|Center for Computational Geosciences & Optimization|
The Center for Computational Geosciences and Optimization addresses modeling of the solid and fluid earth systems, with emphasis on large scale simulation and inversion on supercomputers. Problems of interest include forward and inverse modeling of regional and global seismic wave propagation, mantle convection, atmospheric and subsurface contaminant transport, ocean dynamics, and flow in porous media. Research in the CCGO is conducted jointly with collaborators from the Jackson School of Geosciences, other ICES centers, the College of Engineering, the Department of Computer Sciences, other universities including Carnegie Mellon, Penn, MIT, Columbia, and Emory, and Sandia National Labs. Related inverse and optimization problems in the mechanical and biomedical engineering sciences are also being pursued.
|Applied Geodynamics Laboratory|
The Applied Geodynamics Laboratory (AGL) is dedicated to producing innovative new concepts in salt tectonics. This research comprises a mix of physical and mathematical modeling and seismic-based mapping and structural-stratigraphic analysis of some of the world's most spectacular salt basins.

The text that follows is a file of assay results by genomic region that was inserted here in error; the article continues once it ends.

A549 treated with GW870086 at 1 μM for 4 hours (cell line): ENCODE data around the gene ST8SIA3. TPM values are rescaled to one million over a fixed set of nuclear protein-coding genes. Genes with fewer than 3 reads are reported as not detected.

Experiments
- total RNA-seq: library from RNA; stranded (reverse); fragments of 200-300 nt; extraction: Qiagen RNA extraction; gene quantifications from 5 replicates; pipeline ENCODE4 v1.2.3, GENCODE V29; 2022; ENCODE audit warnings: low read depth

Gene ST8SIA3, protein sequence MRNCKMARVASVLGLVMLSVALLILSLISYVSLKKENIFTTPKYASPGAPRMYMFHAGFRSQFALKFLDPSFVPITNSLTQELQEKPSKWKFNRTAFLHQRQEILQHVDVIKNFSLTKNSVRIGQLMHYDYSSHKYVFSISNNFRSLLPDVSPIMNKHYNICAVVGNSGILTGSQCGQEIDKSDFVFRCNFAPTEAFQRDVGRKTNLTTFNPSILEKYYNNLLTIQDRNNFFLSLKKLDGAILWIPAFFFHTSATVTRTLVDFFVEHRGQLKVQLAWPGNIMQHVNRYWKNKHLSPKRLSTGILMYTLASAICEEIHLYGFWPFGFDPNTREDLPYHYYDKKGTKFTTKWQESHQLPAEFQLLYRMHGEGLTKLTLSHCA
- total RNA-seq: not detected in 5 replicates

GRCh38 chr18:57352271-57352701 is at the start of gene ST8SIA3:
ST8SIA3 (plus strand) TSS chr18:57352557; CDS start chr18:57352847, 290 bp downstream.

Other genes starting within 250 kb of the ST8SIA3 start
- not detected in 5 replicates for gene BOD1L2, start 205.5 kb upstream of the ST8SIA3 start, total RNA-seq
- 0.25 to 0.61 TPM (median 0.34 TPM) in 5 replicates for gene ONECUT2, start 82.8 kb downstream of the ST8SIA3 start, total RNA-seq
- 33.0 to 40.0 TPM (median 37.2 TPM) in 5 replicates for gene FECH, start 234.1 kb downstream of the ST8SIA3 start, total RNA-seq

|Fracture Research and Application Consortium|
The Fracture Research and Application Consortium (FRAC) is an alliance of scientists from the Bureau and the departments of Petroleum and Geosystems Engineering and Geological Sciences that seeks fundamental understanding of fractures and fracture processes dedicated to conquering the challenges of reservoir fractures.
|High-Resolution X-ray Computed Tomography Facility|
The High-Resolution X-ray Computed Tomography Facility at The University of Texas at Austin (UTCT) is a national shared multi-user facility supported by the Instrumentation and Facilities Program of NSF's Earth Sciences (EAR) directorate. UTCT offers scientific researchers across the earth, biological and engineering sciences access to a completely nondestructive technique for visualizing features in the interior of opaque solid objects, and for obtaining digital information on their 3D geometries and properties.